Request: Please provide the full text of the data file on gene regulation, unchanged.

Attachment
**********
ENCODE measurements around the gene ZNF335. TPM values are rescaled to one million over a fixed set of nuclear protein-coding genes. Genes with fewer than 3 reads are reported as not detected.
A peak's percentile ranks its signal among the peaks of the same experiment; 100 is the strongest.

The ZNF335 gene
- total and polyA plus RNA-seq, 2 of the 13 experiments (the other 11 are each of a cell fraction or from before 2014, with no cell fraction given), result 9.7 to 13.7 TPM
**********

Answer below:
ENCODE measurements around the gene ZNF335. TPM values are rescaled to one million over a fixed set of nuclear protein-coding genes. Genes with fewer than 3 reads are reported as not detected.
A peak's percentile ranks its signal among the peaks of the same experiment; 100 is the strongest.

The ZNF335 gene
- total and polyA plus RNA-seq, 2 of the 13 experiments (the other 11 are each of a cell fraction or from before 2014, with no cell fraction given), result 9.7 to 13.7 TPM